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‘Burn the Floor’ fires up intensity on ballroom dancing

During a performance of “Burn the Floor,” Damon and Rebecca Sugden present Tanguerra, the firey dance of passion.  Courtesy of “Burn the Floor” (Courtesy of “Burn the Floor” / The Spokesman-Review)

Maybe there are a few people who still think of “ballroom dancing” as a staid waltz around the parquet, as in “The Lawrence Welk Show.” “Burn the Floor” will set that notion afire, dance around it and stomp it to ashes.

This global touring spectacle, which makes its first visit to Spokane on Saturday, is a high-energy showcase for competition ballroom dancing, which is another animal entirely. This show is far more “Dancing With the Stars” than “Lawrence Welk.”

Here’s how Australian reviewer Pier Leach described the current “Burn the Floor” show, which is subtitled “FloorPlay”:

“The young female dancers look more like they’ve stepped off a Victoria’s Secret photo shoot than out of a ballroom dance hall, while the shirts on the male dancers start off unbuttoned before they succumb to the collective will of most of the audience, and are relinquished altogether.”

“Burn the Floor” is not a competition itself, but an elaborate, high-voltage vehicle for competition-tested dancers from around the world.

The 20-plus dancers in the troupe all have earned top competition credentials in places ranging from Britain to Australia to Sweden to Slovakia and Russia.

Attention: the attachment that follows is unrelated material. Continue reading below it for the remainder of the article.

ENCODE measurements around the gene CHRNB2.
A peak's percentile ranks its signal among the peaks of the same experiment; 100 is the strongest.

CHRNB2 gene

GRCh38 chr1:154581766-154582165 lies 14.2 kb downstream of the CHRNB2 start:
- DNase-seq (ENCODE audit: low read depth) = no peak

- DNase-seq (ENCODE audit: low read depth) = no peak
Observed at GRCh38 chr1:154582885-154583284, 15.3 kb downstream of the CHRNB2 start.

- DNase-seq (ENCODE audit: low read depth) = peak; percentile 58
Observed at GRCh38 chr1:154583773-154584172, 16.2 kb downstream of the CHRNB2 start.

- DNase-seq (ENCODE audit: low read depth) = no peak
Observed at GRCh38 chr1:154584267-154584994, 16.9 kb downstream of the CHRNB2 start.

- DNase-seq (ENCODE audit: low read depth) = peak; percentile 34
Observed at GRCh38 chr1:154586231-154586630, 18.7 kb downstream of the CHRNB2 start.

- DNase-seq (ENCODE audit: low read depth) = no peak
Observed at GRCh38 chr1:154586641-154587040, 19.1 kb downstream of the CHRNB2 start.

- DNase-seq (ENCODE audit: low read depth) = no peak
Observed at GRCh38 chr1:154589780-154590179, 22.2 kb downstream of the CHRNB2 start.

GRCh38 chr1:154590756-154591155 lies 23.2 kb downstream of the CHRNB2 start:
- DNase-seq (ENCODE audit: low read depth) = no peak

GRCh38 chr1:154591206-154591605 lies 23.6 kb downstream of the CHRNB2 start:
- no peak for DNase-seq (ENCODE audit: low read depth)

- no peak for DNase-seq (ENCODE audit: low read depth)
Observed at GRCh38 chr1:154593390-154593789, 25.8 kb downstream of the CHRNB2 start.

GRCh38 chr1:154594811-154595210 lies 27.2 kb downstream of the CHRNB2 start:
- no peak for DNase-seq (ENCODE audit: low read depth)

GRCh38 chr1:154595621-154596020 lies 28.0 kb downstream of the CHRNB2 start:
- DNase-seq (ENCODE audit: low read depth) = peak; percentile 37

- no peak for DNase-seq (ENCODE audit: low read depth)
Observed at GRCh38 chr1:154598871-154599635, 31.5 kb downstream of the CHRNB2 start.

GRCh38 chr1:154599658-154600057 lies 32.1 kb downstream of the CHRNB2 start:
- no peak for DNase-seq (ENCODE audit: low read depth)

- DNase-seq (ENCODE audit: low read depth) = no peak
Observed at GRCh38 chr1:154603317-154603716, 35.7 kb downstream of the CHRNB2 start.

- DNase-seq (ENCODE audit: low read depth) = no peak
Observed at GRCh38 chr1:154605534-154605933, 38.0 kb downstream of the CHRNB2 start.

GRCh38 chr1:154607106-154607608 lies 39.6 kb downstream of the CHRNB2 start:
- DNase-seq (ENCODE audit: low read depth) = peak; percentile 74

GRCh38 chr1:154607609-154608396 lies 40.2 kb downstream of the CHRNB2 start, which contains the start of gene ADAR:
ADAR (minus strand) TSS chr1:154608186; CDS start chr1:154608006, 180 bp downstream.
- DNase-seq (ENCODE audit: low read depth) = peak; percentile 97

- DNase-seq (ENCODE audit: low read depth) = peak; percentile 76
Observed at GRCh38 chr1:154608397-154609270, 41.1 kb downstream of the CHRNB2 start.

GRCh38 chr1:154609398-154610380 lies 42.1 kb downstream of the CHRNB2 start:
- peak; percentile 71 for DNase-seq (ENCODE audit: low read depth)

The show was conceived in Britain in 1997 when producer Harley Medcalf saw a display of ballroom and Latin dancing at Sir Elton John’s 50th Birthday Celebration in London.

Medcalf had the “spark of an idea”: Why not create an entire theatrical extravaganza with the same energy and talent?

“I was soon to meet and discover the ballroom dance world and its people, with their intensity, commitment, discipline and work ethic,” wrote Medcalf, in a history of “Burn the Floor” for the official Web site.

So he put together a “Burn the Floor” film project in England in 1999, which led to a European tour later that year. Crowds responded enthusiastically.

Since then, the show has continued touring all over the world, with audiences adding up to the millions. It has recently been a crowd-pleasing staple in places as varied as Shanghai, Osaka, Monte Carlo, Melbourne, Atlantic City, Biloxi, Miss. and Las Vegas.

The show has undergone several overhauls over the years, but the original spirit prevails, according to Medcalf.

“In all, the very heart of our show remains unchanged, and it is simply defined by the spirit of the dancers, their rebellious nature now directed impeccably by Jason Gilkison in ‘FloorPlay,’ ” he wrote.

The show consists of a series of dance vignettes which evoke such settings as a Harlem nightclub, an Argentine tango palace, a ’20s speakeasy, a Spanish bull ring and the Latin Quarter.

The dance styles range from rumba to samba to jitterbug to salsa to, yes, waltz. There is even a “dance duel.”

Even if some of the dance styles are traditional, the lighting and costumes are thoroughly contemporary.

Much of the music is prerecorded, but the show has its own percussionists and vocalists, who perform songs ranging from “(You Make Me Feel Like) A Natural Woman” to “Sing, Sing, Sing” to “I Could Have Danced All Night” to “Tainted Love.”

Jim Kershner can be reached at (509) 459-5493 or by e-mail at

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